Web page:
A freak thunderstorm dumped up to 6 inches of rain and inundated a tiny Wyoming town, collapsing a bridge, damaging homes and businesses, and sending about a dozen people to higher ground.
Another brief thunderstorm dumped more rain on the flooded area Thursday afternoon before Gov. Matt Mead was scheduled to arrive to tour the damage.
In Lusk, population 1,500, floodwaters rushed down Main Street, swamping four blocks and shutting down the town's water supply, said Niobrara County Emergency Management Coordinator James Santistevan.
There were no reports of anyone being hurt, he said.
Emergency responders brought in drinking water as crews worked to restore wells that supply Lusk's water system, he said. Plus, road closures on Thursday cut off in all directions the town along a normally tiny Niobrara River.
"We got a lot of debris, lot of damage," said Santistevan, who could not estimate how many homes or businesses were damaged.
About a dozen state National Guard members were sent to help, and the Red Cross opened a shelter for about a dozen displaced residents.
The storm stalled over the area about 9 p.m. Wednesday and didn't relent until after midnight. In just one night, the area got one-third as much moisture as it typically gets all year.
The flooding caused a highway bridge to crumble onto railroad tracks below just north of downtown. It also washed out a bridge 3 miles west of Lusk and washed out rails near Manville, said Union Pacific spokesperson Mark Davis.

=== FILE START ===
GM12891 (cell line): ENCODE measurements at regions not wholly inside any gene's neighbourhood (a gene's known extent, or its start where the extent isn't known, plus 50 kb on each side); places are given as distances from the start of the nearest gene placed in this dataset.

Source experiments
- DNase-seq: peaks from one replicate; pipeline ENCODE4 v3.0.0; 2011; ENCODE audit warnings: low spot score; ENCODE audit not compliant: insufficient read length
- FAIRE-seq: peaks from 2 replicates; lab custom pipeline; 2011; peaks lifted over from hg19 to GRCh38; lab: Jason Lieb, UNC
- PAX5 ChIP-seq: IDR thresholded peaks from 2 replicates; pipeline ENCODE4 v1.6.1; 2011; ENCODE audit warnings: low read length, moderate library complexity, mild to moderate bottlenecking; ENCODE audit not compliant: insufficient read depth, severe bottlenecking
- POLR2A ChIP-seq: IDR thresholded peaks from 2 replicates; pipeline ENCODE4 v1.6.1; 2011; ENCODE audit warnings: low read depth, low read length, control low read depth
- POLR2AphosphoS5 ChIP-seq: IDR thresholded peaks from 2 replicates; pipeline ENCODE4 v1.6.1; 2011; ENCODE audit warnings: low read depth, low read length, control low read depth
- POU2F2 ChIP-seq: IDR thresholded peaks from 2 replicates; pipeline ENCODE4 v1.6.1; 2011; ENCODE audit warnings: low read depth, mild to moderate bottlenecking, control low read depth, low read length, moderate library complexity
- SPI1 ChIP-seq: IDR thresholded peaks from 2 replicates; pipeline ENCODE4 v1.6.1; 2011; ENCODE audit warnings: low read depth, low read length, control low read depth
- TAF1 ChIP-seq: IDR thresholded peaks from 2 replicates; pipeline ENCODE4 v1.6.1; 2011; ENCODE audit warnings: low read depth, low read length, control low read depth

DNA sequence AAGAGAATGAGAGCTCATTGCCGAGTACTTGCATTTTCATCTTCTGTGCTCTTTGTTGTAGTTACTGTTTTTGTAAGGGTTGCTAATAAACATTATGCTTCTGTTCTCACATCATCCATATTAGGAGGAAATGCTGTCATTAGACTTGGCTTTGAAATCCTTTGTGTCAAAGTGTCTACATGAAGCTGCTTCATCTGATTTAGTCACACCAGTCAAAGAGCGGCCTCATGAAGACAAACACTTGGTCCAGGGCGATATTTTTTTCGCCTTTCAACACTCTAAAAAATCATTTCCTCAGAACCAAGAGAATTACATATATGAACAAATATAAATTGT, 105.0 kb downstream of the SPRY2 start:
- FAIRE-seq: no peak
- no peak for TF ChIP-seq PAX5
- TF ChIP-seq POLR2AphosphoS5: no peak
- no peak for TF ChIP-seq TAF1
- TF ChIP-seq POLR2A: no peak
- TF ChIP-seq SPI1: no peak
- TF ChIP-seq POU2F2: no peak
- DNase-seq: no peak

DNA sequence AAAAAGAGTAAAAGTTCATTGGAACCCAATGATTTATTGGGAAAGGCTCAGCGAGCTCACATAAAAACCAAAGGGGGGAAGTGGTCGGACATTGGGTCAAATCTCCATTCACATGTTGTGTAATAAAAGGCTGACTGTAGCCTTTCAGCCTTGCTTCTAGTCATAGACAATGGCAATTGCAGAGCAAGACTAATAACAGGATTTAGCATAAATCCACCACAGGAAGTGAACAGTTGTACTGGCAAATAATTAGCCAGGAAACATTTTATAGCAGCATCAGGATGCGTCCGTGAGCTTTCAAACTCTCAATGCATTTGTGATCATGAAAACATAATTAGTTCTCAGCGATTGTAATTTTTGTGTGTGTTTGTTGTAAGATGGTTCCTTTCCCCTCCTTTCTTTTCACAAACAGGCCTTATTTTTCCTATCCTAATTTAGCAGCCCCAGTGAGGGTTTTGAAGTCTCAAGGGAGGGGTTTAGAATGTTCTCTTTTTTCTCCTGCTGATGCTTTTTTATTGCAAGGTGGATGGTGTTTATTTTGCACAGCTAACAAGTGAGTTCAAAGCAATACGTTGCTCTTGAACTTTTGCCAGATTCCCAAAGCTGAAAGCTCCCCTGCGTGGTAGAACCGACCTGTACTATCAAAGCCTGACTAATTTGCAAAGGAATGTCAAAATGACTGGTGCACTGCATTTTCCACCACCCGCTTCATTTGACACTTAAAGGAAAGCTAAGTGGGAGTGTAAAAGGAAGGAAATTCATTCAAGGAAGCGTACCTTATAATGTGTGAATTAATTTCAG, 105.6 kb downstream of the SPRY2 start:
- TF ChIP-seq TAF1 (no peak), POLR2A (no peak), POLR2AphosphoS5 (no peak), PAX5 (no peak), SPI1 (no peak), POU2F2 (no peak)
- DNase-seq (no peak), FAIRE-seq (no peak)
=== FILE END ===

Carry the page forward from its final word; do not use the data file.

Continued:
Davis said the line will remain closed indefinitely. Inspections for tracks and bridges continue between Shawnee and the Nebraska border.
Work to repair the rail damage can't begin until water has receded, he said. Trains carrying rock to replace what was washed away by the flood waters are en route and will be staging at Shawnee and Lusk.
Davis added some of the train traffic will be detoured over other routes.
The storm was among several that hammered eastern Wyoming and the Colorado Front Range on Wednesday night and early Thursday. More severe weather was possible regionwide Thursday amid what's been an unusually rainy Rocky Mountain springtime.
Lusk is about 100 miles east of Casper and the seat of Niobrara County, the least populated county in the least populated state. The town on the rolling plains is home to the state women's prison, which was not affected by the floodwaters.
Flash flooding is not unusual in Wyoming but rare for Lusk, said Tim Trudel, a National Weather Service forecaster in Cheyenne.
"They tend to have pretty good drainage. That just goes to show the intensity of the flood," Trudel said.
Records show Lusk typically gets about 15 inches of rain a year.
Lusk officials weren't immediately available for comment.
The flooding closed about 130 miles of U.S. 85 from Lingle to Newcastle and about 60 miles of U.S. 18-20 from Orin Junction to the Nebraska line. Highway engineers were assessing damage to roads and bridges in the area, said Wyoming Department of Transportation spokesman Bruce Burrows.
Burrows said U.S. 85 south of Lusk to Lingle was open to local traffic only while other motorists were being stopped from using the highway because of the collapsed bridge.
It was too soon to determine how long it would take to repair the bridge, he said.
"That's a pretty major project," he said. "Right now, people are going to have to make plans, and it's going to involve a pretty large detour."
High water from storms elsewhere briefly closed Interstate 90 between Gillette and Buffalo and caused flooding in parts of Sheridan in northern Wyoming.